There are two polio vaccines used worldwide. A vaccine does not cure a disease but rather it establishes or improves natural immunity and thus prevents a particular disease. Edward Jenner noticed milkmaids who routinely suffered from cowpox had an immunity to deadly smallpox. The use of a weaker disease to forestall a more serious one was born. Today there are successful vaccines against both viral and bacterial diseases, but none against parasitic ones. Vaccines are made from dead or inactivated organisms or from purified products made from them.

Jonas Salk began working toward a polio vaccine in 1947. The first successful tests came in 1952. In 1954, an unprecedented trial was held with 2 million children treated using a double-blind testing method. The test was successful. The Salk vaccine is given in two intramuscular injections one month apart and boosters are needed every 5 years. Albert Sabin produced an oral polio vaccine in 1957. The oral form is given in 3 doses before age 2 and needs no boosters unless exposed to the disease or traveling to infective regions. Polio has been eradicated from the Americas, 36 Western Pacific countries, and Europe. There were 1,310 cases worldwide in 2007.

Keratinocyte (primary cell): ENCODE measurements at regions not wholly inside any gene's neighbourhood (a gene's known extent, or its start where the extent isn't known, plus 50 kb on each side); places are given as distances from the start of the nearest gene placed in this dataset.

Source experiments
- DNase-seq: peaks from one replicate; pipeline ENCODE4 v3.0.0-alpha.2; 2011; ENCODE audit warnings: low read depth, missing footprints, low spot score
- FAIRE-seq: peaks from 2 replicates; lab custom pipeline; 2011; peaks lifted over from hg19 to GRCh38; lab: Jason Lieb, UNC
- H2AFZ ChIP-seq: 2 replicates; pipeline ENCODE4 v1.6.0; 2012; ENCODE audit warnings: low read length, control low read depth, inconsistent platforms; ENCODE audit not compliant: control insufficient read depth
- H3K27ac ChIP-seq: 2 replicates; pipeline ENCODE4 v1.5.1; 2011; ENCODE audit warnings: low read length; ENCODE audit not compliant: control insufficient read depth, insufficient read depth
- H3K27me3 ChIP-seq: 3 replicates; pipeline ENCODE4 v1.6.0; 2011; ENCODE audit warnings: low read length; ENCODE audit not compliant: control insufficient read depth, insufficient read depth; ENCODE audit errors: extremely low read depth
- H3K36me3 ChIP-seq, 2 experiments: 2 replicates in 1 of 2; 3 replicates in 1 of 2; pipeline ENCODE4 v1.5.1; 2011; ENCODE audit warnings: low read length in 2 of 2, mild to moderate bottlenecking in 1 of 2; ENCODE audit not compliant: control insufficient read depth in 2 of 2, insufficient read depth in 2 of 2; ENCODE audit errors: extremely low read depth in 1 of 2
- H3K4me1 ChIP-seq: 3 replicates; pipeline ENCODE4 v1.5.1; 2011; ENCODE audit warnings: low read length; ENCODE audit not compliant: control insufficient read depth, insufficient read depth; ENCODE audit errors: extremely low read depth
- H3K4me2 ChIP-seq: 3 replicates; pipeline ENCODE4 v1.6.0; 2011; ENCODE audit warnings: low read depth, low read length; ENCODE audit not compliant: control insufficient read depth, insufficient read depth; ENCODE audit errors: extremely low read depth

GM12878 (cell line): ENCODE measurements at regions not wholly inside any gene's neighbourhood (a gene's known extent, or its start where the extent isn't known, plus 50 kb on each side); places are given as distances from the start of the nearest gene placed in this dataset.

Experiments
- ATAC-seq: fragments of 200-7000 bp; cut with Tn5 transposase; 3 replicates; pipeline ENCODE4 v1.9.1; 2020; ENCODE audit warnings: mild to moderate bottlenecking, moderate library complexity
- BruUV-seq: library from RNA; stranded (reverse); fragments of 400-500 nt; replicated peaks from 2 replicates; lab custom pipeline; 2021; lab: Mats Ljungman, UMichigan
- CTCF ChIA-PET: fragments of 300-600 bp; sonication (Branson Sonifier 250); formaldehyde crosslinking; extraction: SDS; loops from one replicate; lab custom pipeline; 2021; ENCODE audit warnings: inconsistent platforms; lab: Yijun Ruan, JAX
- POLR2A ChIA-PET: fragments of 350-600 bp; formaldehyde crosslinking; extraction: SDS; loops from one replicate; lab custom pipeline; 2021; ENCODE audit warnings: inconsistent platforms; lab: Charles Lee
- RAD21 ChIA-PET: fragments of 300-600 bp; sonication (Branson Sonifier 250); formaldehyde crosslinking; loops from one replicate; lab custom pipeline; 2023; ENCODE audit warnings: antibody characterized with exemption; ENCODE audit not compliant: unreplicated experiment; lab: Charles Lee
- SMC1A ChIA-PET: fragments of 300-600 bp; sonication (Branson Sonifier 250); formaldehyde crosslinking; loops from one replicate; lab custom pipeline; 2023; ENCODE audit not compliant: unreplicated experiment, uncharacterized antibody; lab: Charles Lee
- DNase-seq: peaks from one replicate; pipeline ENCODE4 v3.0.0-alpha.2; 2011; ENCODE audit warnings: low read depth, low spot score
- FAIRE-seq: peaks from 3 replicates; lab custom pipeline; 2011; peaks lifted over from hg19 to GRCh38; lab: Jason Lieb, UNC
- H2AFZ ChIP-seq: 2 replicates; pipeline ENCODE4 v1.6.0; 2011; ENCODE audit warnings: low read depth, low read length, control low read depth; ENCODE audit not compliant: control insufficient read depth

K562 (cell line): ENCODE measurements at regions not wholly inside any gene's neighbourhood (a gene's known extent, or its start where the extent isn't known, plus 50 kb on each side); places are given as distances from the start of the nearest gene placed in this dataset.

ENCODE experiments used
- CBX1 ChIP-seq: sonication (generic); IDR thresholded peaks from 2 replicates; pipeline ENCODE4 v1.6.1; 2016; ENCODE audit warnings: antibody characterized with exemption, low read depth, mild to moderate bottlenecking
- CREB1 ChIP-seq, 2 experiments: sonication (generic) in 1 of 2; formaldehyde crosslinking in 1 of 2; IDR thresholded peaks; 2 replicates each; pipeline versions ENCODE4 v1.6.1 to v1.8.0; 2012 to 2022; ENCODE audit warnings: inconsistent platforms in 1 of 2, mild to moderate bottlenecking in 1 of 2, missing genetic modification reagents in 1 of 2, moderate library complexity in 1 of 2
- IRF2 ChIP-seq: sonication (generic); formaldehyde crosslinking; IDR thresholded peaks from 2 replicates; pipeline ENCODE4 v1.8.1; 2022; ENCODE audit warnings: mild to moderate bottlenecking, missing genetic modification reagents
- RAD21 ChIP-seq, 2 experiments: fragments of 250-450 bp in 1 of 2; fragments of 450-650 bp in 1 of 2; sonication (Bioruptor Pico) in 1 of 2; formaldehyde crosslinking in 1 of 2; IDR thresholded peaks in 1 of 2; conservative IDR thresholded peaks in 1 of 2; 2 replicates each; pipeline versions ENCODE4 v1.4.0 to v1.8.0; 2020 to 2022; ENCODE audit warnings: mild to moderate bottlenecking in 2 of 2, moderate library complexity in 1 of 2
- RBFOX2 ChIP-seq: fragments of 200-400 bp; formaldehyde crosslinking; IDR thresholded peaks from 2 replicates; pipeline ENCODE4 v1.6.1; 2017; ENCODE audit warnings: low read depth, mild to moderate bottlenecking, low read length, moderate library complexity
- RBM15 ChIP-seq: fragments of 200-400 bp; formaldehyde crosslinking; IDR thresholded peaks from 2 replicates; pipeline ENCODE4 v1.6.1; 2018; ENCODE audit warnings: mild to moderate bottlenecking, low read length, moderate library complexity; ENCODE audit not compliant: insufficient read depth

“The polio-eradication initiative has shown the world that even in the poorest countries, widespread and debilitating disease can be defeated.” – Patty Stonesifer

“Over a year has passed since the last sample of polio was found here. We can safely say that we have successfully eradicated polio in Egypt.” – Faten Kamel

“When I worked on the polio vaccine, I had a theory. I guided each [experiment] by imagining myself in the phenomenon in which I was interested. The intuitive realm . . . the realm of the imagination guides my thinking.” – Jonas Salk

“Nature [is] that lovely lady to whom we owe polio, leprosy, smallpox, syphilis, tuberculosis, cancer.” – Stanley N. Cohen

This article first appeared at Examiner.com in 2010. Editor’s update: The March of Dimes was created on January 3, 1938 by President Franklin D. Roosevelt with the objective of combating polio. It is a not-for-profit organization and their focus changed over time. Today, their objectives are to prevent birth defects, premature birth, and infant mortality. It was founded in White Plains, New York and today there are 51 chapters across the US. The name March of Dimes was coined by vaudeville star Eddie Cantor in the late 1930s. However, the name was not officially changed until 1976 when it became the March of Dimes Birth Defects Foundation. Another name change came in 2007 and now it is the March of Dimes Foundation. Today, Jennifer L Howse is the President of the Foundation.

Also on this day: Jerry Did Good – In 1996 Yahoo! goes public.
Union Jack – In 1606, Great Britain adopted a new flag.
The Columbus of the Cosmos – In 1961, Yuri Gagarin was the first human to go into space.